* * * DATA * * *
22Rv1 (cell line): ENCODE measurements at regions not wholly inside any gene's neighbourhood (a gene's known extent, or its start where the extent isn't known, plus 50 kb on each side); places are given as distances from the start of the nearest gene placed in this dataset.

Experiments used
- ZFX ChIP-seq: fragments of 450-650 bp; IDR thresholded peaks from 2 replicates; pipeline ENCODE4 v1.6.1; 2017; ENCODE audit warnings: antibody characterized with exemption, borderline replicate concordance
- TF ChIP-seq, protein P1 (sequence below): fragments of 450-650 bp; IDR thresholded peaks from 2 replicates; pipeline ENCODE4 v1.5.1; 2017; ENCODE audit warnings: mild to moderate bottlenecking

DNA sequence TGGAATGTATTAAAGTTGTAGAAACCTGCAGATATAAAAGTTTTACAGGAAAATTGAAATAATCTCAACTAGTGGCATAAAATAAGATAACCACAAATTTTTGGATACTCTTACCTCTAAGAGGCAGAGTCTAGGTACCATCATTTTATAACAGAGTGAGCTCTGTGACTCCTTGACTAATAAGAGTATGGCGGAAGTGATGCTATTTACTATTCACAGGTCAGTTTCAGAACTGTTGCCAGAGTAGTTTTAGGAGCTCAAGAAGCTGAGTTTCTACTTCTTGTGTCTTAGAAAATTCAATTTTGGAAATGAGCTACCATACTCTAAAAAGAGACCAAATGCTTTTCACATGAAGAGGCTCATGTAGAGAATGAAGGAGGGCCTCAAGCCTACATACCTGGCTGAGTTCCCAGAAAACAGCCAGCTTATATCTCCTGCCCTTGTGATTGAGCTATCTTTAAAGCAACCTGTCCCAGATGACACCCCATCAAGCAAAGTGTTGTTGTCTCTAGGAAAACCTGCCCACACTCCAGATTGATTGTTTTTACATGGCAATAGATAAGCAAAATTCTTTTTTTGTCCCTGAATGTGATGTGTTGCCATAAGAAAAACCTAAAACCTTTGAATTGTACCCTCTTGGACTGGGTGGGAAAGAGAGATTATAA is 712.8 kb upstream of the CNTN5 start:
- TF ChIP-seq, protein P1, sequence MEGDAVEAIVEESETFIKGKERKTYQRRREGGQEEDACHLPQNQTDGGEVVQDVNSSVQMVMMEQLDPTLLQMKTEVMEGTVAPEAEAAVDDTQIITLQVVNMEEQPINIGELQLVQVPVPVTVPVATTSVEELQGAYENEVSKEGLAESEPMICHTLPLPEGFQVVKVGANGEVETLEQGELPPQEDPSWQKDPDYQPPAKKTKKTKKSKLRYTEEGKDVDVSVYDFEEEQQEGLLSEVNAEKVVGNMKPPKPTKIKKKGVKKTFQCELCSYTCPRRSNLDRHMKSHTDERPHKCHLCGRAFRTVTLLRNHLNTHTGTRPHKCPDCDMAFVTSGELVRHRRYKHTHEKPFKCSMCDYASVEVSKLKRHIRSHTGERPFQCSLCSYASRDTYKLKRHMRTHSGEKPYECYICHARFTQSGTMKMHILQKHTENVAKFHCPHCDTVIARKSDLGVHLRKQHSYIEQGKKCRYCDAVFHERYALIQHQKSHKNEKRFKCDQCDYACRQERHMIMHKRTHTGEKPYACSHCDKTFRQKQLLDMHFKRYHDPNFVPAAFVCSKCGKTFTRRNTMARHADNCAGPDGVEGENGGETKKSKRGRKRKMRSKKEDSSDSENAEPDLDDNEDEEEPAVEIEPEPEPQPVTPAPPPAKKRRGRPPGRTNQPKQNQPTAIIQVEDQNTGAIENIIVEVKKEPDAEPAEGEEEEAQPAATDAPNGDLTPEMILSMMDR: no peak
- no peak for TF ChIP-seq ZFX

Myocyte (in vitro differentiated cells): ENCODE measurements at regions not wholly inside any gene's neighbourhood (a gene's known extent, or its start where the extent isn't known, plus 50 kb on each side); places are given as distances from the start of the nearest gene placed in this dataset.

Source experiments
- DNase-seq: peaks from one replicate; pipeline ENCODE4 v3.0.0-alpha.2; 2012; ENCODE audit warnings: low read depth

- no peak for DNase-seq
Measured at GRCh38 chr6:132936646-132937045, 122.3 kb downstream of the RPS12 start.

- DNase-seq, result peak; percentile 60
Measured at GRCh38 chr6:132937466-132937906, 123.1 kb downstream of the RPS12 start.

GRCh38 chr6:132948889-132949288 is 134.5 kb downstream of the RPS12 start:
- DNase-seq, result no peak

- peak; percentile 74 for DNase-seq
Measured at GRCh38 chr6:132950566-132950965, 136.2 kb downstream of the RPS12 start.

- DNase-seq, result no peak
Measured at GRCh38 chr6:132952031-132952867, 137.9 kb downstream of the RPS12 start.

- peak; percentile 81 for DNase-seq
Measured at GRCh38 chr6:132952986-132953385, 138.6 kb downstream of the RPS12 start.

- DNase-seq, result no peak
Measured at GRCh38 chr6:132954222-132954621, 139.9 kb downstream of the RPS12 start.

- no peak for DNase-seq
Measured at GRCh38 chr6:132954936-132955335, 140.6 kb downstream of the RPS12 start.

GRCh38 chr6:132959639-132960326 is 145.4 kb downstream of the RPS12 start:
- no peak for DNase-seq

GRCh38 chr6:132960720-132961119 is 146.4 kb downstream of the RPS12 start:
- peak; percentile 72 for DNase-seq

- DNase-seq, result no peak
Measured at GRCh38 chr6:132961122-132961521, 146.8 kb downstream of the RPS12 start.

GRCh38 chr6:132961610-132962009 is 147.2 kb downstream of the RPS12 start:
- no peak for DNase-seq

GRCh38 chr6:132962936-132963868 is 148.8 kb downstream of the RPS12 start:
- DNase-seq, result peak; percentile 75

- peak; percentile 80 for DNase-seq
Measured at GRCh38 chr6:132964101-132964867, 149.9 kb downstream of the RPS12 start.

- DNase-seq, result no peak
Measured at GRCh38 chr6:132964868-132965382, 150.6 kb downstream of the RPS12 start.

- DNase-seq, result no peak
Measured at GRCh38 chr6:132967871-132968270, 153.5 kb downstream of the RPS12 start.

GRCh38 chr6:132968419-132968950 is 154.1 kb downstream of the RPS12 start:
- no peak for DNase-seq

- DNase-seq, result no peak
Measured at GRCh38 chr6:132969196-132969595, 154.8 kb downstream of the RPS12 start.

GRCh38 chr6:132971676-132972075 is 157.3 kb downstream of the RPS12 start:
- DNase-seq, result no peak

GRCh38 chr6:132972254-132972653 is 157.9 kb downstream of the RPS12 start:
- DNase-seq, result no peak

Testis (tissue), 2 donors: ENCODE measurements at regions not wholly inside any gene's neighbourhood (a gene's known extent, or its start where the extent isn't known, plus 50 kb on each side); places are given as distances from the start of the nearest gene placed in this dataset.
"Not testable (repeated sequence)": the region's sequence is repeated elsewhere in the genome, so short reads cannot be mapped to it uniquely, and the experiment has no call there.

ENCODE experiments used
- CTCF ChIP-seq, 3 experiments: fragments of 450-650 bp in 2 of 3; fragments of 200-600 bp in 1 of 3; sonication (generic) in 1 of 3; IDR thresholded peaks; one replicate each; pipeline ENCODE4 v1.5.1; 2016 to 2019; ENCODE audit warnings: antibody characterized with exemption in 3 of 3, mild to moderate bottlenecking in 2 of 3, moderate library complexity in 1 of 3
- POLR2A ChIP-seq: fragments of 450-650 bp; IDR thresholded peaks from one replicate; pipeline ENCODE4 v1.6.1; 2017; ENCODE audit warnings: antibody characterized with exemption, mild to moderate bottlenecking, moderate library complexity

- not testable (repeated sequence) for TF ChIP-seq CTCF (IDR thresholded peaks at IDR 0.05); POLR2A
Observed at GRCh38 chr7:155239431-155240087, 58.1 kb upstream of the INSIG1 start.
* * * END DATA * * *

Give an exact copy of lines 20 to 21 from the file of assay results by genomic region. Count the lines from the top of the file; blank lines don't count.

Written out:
Measured at GRCh38 chr6:132952031-132952867, 137.9 kb downstream of the RPS12 start.

- peak; percentile 81 for DNase-seq